Jeremy Kasten is an American film director, screenwriter, producer and editor. Kasten is best known for his arthouse horror pieces, which range from psychological horror films such as The Attic Expeditions (2001) and The Dead Ones (2019) to Grand Guignol, such as his re-imagining of Herschell Gordon Lewis’s classic splatter film The Wizard of Gore (2007) and his contribution to the horror anthology film The Theatre Bizarre (2011). Other work includes the zombie film All Souls Day: Dia de los Muertos (2005) and the drug-fueled vampire film The Thirst (2006).
Kasten was born in Baltimore, Maryland and grew up performing in local television and theater with his family. He attended the Baltimore School for the Arts where he was in an acting ensemble with Tupac Shakur and Jada Pinkett. Kasten attended Emerson College in Boston, Massachusetts. In 1992, Kasten moved to Los Angeles on an Emerson internship program, but soon began to work various roles in film crews while he learned the craft of film editing.
Before starting work on his own feature films, Kasten worked odd jobs in the film industry, including as William Friedkin’s personal assistant during production of Jailbreakers and as video editor for Playboy TV. Soon, Kasten became known for his editing skills and became a go-to editor for straight-to-video distributors and cut over a dozen feature films before the age of 25. Kasten first made his mark with Mindfire/CFQ Entertainment as editor of the superhero spoof The Specials directed by screenwriter Craig Mazin and featuring Rob Lowe.
In 1997, Kasten began work on his own feature, The Attic Expeditions, a low budget experimental horror film starring Seth Green and Jeffrey Combs. Tim Heidecker was the intern on the film and has a cameo appearance. The film featured a noted appearance by Alice Cooper as a mental patient. It premiered at the Seattle International Film Festival, played in Los Angeles and later saw wide release on video by distributor Blockbuster/DEJ Entertainment. The movie received mixed reviews due to its complex plot, with Kevin Thomas from the Los Angeles Times saying, “imaginative and audacious. Willing to challenge as well as entertain. A low-budget gem.”
Kasten’s next film, All Soul’s Day: Dia de los Muertos, was released in 2005 and used the Mexican Day of the Dead as a backdrop for zombie horror. Noted for its three time periods and stars such as Laz Alonso, David Keith, Jeffrey Combs, Laura Harring and Danny Trejo, the film premiered to sold out audiences at the 2005 Slamdance Film Festival and plays cable television every November 1. In The Zombie Movie Encyclopedia Peter Dendle described it “like something Barbara Steele should have been in and Mario Bava should have made in black and white.”
The Thirst (2006), Kasten’s third film and second for Starz! Media, is a vampire horror film starring Clare Kramer, Neil Jackson, Jeremy Sisto, Adam Baldwin and Otep. The film, which went through over 200 gallons of custom-mixed prop blood, premiered at the Sitges Fantasy and Horror Festival to a standing ovation. The New York Times called it “Out and out pretension… A vampire movie that tries to say something smart about connections between vampirism, sexuality and drug addiction… Just disgusting.”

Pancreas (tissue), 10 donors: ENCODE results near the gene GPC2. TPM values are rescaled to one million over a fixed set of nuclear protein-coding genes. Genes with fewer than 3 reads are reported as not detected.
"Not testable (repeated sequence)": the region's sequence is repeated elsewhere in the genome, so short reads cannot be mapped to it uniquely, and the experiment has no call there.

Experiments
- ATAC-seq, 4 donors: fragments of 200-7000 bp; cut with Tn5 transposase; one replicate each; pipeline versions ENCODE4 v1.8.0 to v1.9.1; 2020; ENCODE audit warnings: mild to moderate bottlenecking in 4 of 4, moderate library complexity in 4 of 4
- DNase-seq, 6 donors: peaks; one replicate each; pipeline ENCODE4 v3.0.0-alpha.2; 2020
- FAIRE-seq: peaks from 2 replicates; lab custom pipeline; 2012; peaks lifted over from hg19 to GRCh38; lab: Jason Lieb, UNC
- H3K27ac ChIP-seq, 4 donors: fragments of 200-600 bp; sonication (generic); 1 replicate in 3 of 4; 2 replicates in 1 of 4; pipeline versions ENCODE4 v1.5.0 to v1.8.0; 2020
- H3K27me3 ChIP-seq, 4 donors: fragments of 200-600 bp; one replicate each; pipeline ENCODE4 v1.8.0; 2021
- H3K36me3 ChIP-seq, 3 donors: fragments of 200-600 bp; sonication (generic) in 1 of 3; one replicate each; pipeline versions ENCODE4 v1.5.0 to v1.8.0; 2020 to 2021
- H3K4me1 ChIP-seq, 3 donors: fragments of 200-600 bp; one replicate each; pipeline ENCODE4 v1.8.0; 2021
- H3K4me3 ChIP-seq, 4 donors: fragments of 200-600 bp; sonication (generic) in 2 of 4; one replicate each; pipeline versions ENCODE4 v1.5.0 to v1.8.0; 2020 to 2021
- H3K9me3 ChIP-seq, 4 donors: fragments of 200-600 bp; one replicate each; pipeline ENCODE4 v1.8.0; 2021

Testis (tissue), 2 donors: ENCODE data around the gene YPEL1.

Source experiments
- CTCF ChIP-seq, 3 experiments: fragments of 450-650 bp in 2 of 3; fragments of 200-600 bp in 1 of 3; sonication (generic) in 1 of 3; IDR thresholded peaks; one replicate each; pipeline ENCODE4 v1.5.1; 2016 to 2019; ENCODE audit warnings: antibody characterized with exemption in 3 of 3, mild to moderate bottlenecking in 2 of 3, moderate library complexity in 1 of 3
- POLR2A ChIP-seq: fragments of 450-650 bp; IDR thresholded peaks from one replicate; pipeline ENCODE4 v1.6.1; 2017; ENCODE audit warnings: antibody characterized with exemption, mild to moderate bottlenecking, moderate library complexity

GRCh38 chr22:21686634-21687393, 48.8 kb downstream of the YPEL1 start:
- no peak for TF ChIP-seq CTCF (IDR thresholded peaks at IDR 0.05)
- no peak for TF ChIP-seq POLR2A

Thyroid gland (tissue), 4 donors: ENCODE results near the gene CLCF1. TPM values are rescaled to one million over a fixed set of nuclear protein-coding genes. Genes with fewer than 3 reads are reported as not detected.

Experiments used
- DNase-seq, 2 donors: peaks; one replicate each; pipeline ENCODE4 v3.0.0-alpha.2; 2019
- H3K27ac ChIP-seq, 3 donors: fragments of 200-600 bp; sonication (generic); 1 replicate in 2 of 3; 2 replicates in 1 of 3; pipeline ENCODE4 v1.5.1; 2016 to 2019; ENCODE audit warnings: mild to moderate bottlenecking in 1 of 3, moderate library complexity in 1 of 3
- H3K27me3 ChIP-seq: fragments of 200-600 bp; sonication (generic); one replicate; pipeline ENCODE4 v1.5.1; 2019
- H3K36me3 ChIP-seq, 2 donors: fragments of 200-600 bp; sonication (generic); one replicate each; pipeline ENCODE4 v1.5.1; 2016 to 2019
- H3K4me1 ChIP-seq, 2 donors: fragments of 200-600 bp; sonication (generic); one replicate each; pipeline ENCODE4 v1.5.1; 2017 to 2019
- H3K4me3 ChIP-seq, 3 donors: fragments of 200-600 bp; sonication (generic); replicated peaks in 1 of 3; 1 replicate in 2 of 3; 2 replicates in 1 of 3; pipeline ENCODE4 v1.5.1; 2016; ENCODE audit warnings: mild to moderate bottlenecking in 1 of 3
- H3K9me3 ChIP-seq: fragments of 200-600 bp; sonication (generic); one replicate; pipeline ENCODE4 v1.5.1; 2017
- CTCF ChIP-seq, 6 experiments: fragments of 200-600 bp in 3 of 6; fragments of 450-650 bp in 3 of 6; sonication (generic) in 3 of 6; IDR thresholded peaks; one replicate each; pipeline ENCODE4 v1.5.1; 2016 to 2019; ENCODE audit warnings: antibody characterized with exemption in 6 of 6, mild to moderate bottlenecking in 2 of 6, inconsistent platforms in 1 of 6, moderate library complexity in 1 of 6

In 2008 Kasten released his vision of the Herschel Gordon Lewis classic The Wizard of Gore starring Kip Pardue, Crispin Glover, Bijou Phillips, Jeffrey Combs, Brad Dourif and The Suicide Girls. Kasten’s version is a splatter-noir cover in which Los Angeles becomes, according to André Loiselle and Jeremy Maron in their book Stages of Reality: Theatricality in Cinema, “an arena for repulsive, mesmerizing and sexually charged spectacles.” The film premiered at the Los Angeles Film Festival and several showings were added due to high demand and sold out seats. Anton Bitel has called the film a “masterclass in the art of the remake.”
In 2011 Kasten co-directed the anthology horror film The Theatre Bizarre along with directors Buddy Giovinazzo, Tom Savini and Richard Stanley. His wrap-around segments star Udo Kier and was filmed in the Million Dollar Theater. The film opened the Fantasia International Film Festival before touring worldwide to audiences fainting and vomiting with general panic in the theaters.
In 2019, The Dead Ones, Kasten’s “high school ghost story” made its international debut at the Brussels International Fantastic Film Festival, with reviewers calling it “a purely sensory horror film” and praising it for having “the courage to tackle a real American problem head-on.” Later that year, the film had its U.S. premiere at Another Hole in the Head Film Festival, with Film School Rejects calling it “the best horror film of the year.”
Kasten has produced and edited dozens of behind–the-scenes specials for studio films and created and edited multiple reality shows for television. He has directed recreation shows for networks A&E Biography, Discovery ID and directed all episodes of History Channel’s controversial The Exorcist Files which was pulled following pressure from the Vatican.
When Erika Larsen, the daughter of the founders of The Magic Castle, created the Brookledge Follies in 2008 and reopened her family’s historic Los Angeles Theater, she chose Kasten as its original director. During his tenure at Brookledge, he collaborated with world-renowned variety performers, including Penn Jillette and Michael Carbonaro.